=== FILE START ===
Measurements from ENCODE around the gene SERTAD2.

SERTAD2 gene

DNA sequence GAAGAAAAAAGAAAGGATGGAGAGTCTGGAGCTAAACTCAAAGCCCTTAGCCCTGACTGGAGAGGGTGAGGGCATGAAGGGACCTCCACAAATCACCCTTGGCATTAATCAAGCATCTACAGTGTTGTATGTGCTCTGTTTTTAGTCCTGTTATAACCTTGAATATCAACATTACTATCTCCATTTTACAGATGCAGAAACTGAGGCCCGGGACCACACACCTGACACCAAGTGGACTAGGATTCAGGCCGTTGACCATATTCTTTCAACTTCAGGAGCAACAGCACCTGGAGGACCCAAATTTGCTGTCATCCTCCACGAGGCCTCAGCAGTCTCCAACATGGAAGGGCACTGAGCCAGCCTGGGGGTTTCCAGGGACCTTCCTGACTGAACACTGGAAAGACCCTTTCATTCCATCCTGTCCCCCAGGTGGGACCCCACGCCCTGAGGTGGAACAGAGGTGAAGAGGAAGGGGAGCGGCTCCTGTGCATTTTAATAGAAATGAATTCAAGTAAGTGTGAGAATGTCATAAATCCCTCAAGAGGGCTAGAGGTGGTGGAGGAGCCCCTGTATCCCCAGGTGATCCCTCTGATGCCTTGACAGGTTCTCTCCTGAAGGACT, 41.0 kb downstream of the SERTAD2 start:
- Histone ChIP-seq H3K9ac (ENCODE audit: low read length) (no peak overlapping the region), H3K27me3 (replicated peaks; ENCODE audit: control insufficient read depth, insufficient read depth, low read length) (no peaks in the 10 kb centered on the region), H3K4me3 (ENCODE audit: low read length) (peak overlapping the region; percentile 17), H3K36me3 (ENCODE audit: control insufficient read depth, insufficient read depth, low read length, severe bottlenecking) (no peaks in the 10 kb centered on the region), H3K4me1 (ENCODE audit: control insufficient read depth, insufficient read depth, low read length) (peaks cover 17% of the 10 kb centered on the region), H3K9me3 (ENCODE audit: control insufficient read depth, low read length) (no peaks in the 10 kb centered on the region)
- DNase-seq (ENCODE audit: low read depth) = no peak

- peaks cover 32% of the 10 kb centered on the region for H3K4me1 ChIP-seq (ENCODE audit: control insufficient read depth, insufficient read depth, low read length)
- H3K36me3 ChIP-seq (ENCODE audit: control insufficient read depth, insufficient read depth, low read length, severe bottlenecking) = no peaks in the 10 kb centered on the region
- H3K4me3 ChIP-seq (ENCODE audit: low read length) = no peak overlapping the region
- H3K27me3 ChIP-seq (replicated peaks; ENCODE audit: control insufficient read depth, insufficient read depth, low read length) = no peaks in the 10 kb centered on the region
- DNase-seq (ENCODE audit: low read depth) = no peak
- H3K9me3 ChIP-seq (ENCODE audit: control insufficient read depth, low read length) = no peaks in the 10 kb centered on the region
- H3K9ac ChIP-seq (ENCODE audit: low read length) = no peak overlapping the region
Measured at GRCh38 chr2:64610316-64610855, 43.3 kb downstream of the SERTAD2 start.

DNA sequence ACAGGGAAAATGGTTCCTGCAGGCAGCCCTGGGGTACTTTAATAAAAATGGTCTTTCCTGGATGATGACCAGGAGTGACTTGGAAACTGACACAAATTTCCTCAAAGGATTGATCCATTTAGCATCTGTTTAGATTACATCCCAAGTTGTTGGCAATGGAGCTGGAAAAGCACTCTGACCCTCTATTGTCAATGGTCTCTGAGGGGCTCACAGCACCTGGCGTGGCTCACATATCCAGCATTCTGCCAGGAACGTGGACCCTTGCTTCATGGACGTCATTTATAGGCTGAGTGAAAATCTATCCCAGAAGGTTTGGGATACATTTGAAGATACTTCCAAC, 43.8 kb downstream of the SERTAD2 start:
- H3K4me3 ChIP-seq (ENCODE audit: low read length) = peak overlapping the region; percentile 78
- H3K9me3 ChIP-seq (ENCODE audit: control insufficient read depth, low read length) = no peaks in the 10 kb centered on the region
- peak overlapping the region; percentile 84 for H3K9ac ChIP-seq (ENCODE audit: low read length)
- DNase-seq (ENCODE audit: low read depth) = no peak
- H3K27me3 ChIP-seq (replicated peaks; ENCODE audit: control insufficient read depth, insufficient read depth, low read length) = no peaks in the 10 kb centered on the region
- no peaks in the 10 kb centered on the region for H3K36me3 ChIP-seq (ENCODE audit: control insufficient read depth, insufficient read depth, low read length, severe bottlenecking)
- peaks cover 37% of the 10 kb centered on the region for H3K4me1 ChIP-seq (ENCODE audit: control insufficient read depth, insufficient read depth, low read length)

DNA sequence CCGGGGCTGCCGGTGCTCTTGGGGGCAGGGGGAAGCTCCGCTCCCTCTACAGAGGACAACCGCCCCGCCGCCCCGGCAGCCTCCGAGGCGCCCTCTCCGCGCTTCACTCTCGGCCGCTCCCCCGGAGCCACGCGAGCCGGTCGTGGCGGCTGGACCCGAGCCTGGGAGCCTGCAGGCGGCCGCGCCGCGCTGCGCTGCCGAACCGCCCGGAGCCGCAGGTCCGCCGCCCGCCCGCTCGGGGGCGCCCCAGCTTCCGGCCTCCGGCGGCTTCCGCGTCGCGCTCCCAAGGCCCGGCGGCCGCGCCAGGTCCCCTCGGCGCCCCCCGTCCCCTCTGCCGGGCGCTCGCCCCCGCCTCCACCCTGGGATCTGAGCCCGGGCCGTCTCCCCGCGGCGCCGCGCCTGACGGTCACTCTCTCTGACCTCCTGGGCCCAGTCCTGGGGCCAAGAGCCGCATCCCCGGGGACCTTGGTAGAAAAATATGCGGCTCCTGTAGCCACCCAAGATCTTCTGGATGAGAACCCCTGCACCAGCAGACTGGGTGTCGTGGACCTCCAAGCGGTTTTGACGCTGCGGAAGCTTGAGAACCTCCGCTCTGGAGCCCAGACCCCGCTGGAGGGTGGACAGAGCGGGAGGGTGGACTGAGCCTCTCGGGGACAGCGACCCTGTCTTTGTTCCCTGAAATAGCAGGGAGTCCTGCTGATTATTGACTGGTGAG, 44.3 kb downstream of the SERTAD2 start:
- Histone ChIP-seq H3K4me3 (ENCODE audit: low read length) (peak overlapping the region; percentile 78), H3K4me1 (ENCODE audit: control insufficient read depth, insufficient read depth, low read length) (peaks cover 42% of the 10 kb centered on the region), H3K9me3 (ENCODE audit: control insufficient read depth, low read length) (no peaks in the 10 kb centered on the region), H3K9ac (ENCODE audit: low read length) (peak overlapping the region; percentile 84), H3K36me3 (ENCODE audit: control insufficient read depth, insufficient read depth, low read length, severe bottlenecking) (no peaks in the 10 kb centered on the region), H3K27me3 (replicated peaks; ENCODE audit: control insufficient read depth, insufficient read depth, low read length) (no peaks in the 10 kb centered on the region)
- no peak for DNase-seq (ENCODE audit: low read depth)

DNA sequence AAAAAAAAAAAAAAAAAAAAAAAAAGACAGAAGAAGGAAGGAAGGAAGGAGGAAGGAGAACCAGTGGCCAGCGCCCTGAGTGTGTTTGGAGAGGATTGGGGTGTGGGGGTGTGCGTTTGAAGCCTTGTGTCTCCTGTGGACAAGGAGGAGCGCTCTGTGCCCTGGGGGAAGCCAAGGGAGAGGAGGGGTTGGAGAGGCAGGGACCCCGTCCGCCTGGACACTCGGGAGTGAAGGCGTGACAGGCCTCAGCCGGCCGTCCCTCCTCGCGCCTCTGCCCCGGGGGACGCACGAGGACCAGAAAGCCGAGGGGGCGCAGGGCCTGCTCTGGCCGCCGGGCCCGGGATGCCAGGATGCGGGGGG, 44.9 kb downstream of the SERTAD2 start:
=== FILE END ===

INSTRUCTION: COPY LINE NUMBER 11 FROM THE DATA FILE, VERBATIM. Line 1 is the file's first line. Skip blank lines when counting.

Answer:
- H3K9me3 ChIP-seq (ENCODE audit: control insufficient read depth, low read length) = no peaks in the 10 kb centered on the region